Cross country trek aims to crush cancer
ORO VALLEY, Ariz. — An Arizona woman with Escanaba roots is on a quest to make blood cancers history.
Lynn Lancour, even after getting hit with COVID-19, is cycling from California to Florida this spring to raise money and awareness for the Leukemia & Lymphoma Society.
Her story began in 2017 when her husband, Paul Sauter, was diagnosed with a cancer known as multiple myeloma shortly after he retired. A disease of the plasma cells of the blood, multiple myeloma can damage the bones, immune system, kidneys and red blood cell count.
Currently in the United States, someone is diagnosed with leukemia, lymphoma or myeloma every three minutes.
As Paul met doctors and went through treatments, Lancour decided to take the challenge head-on.
“As is the case with many cancers and chronic diseases today, science and medicine are on the brink of discovering a cure,” she said. “I knew I had to take care of myself, so I could take care of Paul and get us to the cure.”
Starting from San Diego on April 8, Lancour and friends will pass through eight southern states, hoping to end the journey in St. Augustine by the end of May.
The daughter of Bill and Liz Lancour of Escanaba, Lynn grew up in an active family that were no strangers to hard work. She began training in October for the trip across America.
“I’ve been riding four to five days a week and am stepping it up to six days a week on the bike and one day a week in the gym,” she said. “This is the first time ever that I’ve done this kind of ride. The longest I’ve ever ridden is 100 miles and that was a few weeks ago.”
Lancour acknowledged the help and support she’s received from her cycling club in the last few years.
“In October of 2018 I borrowed a bike from my son Cody, went to Tucson for the winter with my husband, joined the Rancho Vistoso Women of Wheels (WOW) bicycle group and took to cycling… Day one I rode up to the meeting spot, when someone asked me how long I’ve been riding, because of course I looked like a rider. My reply, ‘Today is day one’. Lancour said pedaling through the desert gave her inspiration.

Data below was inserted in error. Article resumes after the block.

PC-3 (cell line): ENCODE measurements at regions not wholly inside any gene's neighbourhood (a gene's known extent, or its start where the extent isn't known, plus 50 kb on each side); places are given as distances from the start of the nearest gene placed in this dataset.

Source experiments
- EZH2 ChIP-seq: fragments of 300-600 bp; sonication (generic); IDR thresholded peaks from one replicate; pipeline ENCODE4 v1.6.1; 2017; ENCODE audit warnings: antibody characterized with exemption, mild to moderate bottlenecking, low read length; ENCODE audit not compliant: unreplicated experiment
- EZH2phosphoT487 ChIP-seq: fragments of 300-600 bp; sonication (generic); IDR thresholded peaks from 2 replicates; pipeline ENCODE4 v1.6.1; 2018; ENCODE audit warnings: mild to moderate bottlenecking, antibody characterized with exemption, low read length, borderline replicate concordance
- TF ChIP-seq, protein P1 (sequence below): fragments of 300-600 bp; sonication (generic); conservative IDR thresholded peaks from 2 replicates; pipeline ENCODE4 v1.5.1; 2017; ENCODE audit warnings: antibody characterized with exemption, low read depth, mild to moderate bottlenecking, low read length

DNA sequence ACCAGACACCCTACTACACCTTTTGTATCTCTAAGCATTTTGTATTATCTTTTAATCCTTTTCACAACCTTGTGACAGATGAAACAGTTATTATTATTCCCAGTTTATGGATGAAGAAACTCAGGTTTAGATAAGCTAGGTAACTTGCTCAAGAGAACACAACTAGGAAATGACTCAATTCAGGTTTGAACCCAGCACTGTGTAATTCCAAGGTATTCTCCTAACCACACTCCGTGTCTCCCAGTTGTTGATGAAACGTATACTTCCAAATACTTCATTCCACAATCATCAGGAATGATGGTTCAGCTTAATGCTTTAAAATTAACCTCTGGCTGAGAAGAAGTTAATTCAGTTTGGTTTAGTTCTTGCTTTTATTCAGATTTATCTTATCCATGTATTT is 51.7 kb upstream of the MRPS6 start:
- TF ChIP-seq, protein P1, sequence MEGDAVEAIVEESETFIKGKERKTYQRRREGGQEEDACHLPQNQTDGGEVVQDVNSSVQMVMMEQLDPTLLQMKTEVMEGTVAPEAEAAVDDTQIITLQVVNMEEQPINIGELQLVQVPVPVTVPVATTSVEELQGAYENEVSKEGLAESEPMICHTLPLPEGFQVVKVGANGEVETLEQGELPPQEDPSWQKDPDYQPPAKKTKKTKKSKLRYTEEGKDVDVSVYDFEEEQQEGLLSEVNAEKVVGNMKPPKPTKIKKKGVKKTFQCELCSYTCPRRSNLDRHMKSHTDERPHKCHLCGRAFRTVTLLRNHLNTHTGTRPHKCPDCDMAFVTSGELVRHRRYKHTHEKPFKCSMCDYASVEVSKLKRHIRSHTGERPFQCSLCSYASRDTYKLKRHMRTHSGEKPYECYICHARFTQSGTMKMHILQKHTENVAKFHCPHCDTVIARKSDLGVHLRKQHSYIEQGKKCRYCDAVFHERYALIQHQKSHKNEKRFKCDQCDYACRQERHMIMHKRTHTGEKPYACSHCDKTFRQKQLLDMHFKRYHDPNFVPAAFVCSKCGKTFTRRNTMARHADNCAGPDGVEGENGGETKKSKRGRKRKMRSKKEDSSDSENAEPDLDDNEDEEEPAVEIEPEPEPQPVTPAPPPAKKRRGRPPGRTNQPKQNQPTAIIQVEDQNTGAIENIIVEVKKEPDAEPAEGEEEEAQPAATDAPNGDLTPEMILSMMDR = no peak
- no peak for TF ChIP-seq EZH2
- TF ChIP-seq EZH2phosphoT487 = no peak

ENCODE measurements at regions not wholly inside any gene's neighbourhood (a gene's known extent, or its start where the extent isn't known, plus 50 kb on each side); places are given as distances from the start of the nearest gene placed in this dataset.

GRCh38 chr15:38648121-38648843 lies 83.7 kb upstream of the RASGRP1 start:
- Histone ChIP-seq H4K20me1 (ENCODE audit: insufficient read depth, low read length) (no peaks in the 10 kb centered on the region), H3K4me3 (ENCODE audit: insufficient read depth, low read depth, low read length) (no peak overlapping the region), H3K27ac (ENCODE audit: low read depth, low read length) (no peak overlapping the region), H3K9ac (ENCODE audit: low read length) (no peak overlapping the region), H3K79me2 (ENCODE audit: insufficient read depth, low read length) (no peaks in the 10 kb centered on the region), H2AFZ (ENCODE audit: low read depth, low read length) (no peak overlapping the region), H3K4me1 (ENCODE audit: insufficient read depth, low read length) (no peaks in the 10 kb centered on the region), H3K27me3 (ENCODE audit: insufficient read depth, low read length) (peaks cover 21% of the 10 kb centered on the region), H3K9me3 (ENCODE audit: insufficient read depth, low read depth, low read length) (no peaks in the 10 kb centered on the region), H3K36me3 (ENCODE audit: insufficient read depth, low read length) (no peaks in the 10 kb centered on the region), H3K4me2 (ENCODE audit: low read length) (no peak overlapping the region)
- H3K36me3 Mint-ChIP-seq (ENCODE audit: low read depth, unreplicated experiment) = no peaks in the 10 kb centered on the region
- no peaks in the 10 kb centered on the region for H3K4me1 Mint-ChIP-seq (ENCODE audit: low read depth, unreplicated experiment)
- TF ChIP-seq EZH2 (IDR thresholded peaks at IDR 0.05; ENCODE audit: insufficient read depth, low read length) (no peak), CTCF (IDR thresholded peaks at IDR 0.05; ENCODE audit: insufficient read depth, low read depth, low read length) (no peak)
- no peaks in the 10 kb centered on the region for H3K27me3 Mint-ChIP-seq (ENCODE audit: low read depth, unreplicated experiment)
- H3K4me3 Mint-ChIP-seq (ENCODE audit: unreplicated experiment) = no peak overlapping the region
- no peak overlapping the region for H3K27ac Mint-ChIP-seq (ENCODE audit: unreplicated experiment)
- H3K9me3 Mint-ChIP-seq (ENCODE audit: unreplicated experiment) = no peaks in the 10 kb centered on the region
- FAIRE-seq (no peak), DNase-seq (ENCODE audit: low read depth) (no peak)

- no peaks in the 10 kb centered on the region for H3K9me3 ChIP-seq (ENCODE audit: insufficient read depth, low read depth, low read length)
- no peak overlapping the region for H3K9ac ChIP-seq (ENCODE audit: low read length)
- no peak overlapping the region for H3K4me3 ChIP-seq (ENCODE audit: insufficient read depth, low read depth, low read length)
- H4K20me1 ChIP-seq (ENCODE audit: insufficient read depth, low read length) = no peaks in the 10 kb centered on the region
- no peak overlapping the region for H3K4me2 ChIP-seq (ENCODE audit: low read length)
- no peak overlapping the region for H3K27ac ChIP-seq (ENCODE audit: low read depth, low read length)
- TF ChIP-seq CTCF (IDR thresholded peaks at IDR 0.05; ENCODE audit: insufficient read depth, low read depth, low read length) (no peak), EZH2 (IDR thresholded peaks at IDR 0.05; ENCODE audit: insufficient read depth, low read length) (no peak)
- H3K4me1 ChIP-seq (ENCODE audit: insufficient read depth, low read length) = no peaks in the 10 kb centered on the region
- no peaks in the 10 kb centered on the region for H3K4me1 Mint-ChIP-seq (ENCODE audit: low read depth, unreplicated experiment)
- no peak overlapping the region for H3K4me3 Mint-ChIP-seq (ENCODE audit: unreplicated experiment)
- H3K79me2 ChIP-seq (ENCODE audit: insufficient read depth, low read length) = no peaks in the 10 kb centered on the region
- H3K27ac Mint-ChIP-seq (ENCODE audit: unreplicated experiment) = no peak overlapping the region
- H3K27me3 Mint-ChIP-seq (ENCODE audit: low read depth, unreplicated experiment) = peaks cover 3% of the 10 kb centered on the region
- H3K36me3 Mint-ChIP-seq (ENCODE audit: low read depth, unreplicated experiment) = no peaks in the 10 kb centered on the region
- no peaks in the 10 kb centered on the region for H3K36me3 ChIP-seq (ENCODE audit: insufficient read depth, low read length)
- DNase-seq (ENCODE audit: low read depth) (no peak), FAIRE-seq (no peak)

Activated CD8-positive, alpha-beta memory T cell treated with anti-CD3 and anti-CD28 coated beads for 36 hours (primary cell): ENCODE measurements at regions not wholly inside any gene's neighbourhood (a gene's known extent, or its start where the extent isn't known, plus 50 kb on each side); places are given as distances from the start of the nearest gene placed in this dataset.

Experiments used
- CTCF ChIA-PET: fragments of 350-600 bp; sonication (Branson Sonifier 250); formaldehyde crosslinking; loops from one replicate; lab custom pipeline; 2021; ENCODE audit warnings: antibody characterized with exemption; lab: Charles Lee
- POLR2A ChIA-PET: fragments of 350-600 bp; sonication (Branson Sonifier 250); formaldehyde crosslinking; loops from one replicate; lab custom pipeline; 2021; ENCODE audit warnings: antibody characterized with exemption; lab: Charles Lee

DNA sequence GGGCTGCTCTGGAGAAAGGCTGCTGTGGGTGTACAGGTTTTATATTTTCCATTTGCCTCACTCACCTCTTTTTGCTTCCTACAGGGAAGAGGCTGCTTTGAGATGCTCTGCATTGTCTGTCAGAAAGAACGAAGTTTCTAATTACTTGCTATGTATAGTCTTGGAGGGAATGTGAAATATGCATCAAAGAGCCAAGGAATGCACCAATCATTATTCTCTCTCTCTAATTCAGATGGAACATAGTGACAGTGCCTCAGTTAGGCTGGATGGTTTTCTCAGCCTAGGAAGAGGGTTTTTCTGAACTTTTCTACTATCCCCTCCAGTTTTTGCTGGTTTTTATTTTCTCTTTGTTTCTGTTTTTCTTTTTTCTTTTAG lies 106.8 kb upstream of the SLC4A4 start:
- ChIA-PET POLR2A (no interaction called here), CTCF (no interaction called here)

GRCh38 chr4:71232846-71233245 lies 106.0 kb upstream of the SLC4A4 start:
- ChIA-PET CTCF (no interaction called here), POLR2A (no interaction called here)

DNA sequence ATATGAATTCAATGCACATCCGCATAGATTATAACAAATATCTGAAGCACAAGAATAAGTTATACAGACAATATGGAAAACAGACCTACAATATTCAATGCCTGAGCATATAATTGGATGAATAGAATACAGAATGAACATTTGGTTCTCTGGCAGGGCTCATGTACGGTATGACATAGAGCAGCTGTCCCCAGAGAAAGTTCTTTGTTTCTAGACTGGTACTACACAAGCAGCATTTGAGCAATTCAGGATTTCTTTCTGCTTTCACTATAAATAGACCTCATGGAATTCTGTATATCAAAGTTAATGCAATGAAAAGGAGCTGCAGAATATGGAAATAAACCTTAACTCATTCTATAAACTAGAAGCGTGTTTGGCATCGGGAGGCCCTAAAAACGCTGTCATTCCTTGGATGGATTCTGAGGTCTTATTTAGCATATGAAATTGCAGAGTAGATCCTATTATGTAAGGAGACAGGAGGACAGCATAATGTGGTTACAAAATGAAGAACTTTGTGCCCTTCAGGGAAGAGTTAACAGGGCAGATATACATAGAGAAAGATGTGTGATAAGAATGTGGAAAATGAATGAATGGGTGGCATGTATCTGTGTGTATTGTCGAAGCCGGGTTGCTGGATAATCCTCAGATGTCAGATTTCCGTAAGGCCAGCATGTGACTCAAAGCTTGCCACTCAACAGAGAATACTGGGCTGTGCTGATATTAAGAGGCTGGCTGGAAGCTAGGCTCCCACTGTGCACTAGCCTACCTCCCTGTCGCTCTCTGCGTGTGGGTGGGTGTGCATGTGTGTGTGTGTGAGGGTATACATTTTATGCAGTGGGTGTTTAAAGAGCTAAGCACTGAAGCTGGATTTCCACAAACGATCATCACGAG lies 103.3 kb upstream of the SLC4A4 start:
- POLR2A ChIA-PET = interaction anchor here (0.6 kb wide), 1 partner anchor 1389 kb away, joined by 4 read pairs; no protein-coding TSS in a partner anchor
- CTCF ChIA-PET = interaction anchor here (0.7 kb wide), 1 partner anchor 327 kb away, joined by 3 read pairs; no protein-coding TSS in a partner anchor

“Since then I have never looked back. Bicycling in the outdoors with WOW gave me time to clear my mind, forget about my worries, feel the freedom of the spinning tires on the road, and gather the strength and energy I needed to take care of myself and my husband.”
Even the pandemic couldn’t stop her. “After having COVID-19 in September it did take me about three months to recover aerobically and physically, but COVID hasn’t stopped me from training.”
Lancour says she avoids processed foods, and her go-to ride snack is mixed nuts with dates. Staying hydrated and good on electrolytes is a must.
“I’ve figured out you don’t let yourself get hungry or thirsty. In hot weather it’s all about the electrolytes and water.”
Since Paul is unable to cycle due to back fractures, Lynn said he’ll play an important supporting role during the journey. “He drives a truck pulling an enclosed trailer with extra equipment, water and nourishment. It’s a safety issue.”
Accompanying Paul from San Diego to Austin will be Escanaba native and cancer survivor Toni (Johnson) Mendina. The Lancour relative currently lives in Iron Mountain and will be taking a month off of work to help in the effort, noted Lynn.
Weather issues could affect the southern trek, including heat, rain and humidity, and Lancour is hoping for a strong tailwind out of the west. Then, there are the motorists.
“Our biggest concern is traffic and inattentive drivers,” she said. “My bike is equipped with a rear radar light, which detects any rear-approaching traffic and shows the car approaching on my Garmin mounted to my handlebars.”
Lancour said she plans to celebrate a milestone on her tour. She will turn 60 on May 19, when she hopes to reach Orange Beach, Alabama.
For updates on Lynn’s ride or to donate, people can visit the Gears N Grind page on Facebook or go to gearsngrind.com.